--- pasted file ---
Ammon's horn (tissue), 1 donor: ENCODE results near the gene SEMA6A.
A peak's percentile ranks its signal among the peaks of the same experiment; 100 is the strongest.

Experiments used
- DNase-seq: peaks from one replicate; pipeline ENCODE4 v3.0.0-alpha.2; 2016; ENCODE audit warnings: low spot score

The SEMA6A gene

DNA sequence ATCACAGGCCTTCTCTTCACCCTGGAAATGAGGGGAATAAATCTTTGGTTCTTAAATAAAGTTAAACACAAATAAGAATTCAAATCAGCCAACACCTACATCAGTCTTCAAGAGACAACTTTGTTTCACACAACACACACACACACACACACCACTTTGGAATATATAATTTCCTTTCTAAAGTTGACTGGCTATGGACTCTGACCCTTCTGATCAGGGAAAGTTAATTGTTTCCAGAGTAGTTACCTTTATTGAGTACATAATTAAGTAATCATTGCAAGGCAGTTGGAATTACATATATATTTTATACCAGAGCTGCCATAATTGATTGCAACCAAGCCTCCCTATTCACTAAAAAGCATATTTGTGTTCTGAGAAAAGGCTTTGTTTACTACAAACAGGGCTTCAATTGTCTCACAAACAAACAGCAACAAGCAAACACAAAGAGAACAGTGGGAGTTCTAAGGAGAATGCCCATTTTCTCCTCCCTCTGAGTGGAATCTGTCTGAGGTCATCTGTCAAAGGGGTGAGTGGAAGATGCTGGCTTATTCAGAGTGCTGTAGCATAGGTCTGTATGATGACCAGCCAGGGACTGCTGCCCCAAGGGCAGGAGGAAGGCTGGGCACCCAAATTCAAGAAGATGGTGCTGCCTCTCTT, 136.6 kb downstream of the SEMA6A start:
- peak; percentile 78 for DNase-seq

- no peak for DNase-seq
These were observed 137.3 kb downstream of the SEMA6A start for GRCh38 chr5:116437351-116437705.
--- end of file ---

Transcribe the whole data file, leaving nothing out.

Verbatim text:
Ammon's horn (tissue), 1 donor: ENCODE results near the gene SEMA6A.
A peak's percentile ranks its signal among the peaks of the same experiment; 100 is the strongest.

Experiments used
- DNase-seq: peaks from one replicate; pipeline ENCODE4 v3.0.0-alpha.2; 2016; ENCODE audit warnings: low spot score

The SEMA6A gene

DNA sequence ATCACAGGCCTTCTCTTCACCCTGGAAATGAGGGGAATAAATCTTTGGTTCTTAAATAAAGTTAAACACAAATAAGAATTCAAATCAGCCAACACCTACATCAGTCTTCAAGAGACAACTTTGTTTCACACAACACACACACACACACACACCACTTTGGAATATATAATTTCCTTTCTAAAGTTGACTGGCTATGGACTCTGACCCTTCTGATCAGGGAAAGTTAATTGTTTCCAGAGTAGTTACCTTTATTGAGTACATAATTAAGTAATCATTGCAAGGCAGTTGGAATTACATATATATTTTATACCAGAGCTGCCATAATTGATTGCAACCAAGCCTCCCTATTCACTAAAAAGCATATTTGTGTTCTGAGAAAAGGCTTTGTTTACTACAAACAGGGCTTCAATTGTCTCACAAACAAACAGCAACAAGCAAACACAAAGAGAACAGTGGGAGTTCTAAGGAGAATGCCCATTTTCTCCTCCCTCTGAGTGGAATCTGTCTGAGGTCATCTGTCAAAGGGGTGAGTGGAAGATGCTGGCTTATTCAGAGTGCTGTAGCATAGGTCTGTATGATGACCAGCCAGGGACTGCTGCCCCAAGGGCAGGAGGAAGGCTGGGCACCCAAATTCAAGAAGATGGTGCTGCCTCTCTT, 136.6 kb downstream of the SEMA6A start:
- peak; percentile 78 for DNase-seq

- no peak for DNase-seq
These were observed 137.3 kb downstream of the SEMA6A start for GRCh38 chr5:116437351-116437705.